Children are some of the most vulnerable people in our society, and this is also true when it comes to lead poisoning. Unfortunately, children are much more vulnerable to lead poisoning than adults. That is why the focus of the National Lead Poisoning Week is focused on this segment of the population. Due to the fact that RPF Environmental is a service provider to mostly commercial organizations, we would like to discuss some of the ways lead poisoning prevention affects our business clients.
To learn more about how we can accomplish your goals by upholding these lead standards, call us at 603-942-5432 or contact us online.
Both children and adults alike are impacted by lead exposure. Some of the long-term effects of lead exposure include:
- Damage to a fetus if the individual is pregnant
- Nerve damage
- Issues with memory and concentration
- High blood pressure
- Digestive disorders
- Muscle and joint pain
- Fertility issues in both genders
Lead was widely used in a variety of products throughout history, including cosmetics, paint, solder, pipes, and gasoline. Nearly all homes were built using lead before roughly the 1980s due to its resistance to corrosion and leaks. It was not until March of 1979 that pediatrician and child psychiatrist Herbert Needleman documented the dangers of lead exposure. He connected lead with damaging effects like the ones listed above.
Workplaces in industries such as smelting, auto body shops, and construction are a major source of lead exposure for adults. There are also some hobbies that can lead to lead exposure, including stained glass, pottery, preparing homemade bullets, and fishing.
In residential settings, toxic lead can be found in surface dust inside and outside workplace buildings, as well as in the surrounding soil. In large part, the lead exposure in these situations is caused by lead that has worn off of chipped painted surfaces, due to scraping, abrasions, sanding, or otherwise breaking lead paint surfaces. While lead is not actively produced today and has largely phased out, it still exists in the dust on the Earth’s surface and on urban streets. In the past, fallout in the air came from the combustion of leaded gasoline as well as emissions from factories.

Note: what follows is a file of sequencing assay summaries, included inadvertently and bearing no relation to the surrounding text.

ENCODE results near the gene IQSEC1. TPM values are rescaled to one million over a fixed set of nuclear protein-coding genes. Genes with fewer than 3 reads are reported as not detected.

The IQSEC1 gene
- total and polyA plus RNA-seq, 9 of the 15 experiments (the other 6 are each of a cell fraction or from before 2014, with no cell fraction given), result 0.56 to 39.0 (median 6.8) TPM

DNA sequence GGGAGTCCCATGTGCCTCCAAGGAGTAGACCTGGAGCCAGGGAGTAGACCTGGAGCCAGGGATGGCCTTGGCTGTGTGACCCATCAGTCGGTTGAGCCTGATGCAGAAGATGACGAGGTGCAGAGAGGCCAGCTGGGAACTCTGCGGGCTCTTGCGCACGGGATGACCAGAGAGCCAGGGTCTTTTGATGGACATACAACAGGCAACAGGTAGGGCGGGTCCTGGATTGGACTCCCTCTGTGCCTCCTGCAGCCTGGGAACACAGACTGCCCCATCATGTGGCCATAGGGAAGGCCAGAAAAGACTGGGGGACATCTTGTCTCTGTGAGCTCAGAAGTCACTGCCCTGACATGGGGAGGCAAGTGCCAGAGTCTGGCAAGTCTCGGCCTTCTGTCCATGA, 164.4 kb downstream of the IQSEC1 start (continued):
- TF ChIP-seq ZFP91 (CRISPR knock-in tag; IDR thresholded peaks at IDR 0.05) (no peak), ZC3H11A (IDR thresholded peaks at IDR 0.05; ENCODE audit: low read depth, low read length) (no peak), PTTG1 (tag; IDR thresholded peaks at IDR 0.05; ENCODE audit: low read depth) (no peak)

By law, employers and building managers must comply with OSHA’s standards for lead exposure. For example, the Permissible Exposure Limit (PEL) for lead in the air of employees’ breathing zones is an average of 50 µg/m3 over an 8-hour period. Additionally, employees that are exposed to more than 30 µg/m3 for more than 30 days per year must be periodically tested to determine their Blood Lead Levels (BLL) and employers must respond appropriately to ensure the health and wellbeing of affected employees. Details about these rules can be found on the OSHA website. To help meet these standards, businesses employ certified firms to inspect for lead and conduct lead exposure assessments. This step is critical in solving lead concerns in the workplace.
Landlord and Property Management Liability
In 1978, the federal government banned consumer uses of lead-containing paint, but buildings that were constructed before that time might still contain it. This means that those who are selling a building must disclose any known information about lead-based paint before the sale is complete. The sales contract must also contain a specific warning. Because buyers have up to ten days to check for lead paint during the same of buildings, the need for an inspection for the presence of lead by a certified firm might become necessary. Similarly, for renters, leases must contain a warning about lead-based paint for buildings constructed before lead was banned in order to disclose the information.
General Construction RRP Rule
The Environmental Protection Agency established the Lead Renovation, Repair and Painting Rule (RRP) to help alleviate the concerns of contractors disturbing lead-based painted surfaces. The rule applies to any individual or company that is paid to perform renovations in homes, pre-schools, or childcare facilities built before 1978. It involves training and maintaining certification on lead exposure as well as best practices for the ways to follow work practices that prevent environmental damage and accidental poisonings.
AT RPF Environmental, we offer an array of services related to lead poisoning prevention. This includes, but is not limited to, lead inspections, lead risk assessments, OSHA worker exposure surveys, EPA-related waste compliance for lead and lead-containing paint, EPA-accredited RRP training, and refresher training. Our upholding of responsibilities in this area aligns with our mission to provide quality services that meet all regulatory and industry standards. As a consulting firm with a wide variety of resources and experts in many fields, RPF Environmental guarantees some of the fastest turnaround in the industry.
To learn more about how we can accomplish your goals by upholding these standards, call us at 603-942-5432 or contact us online.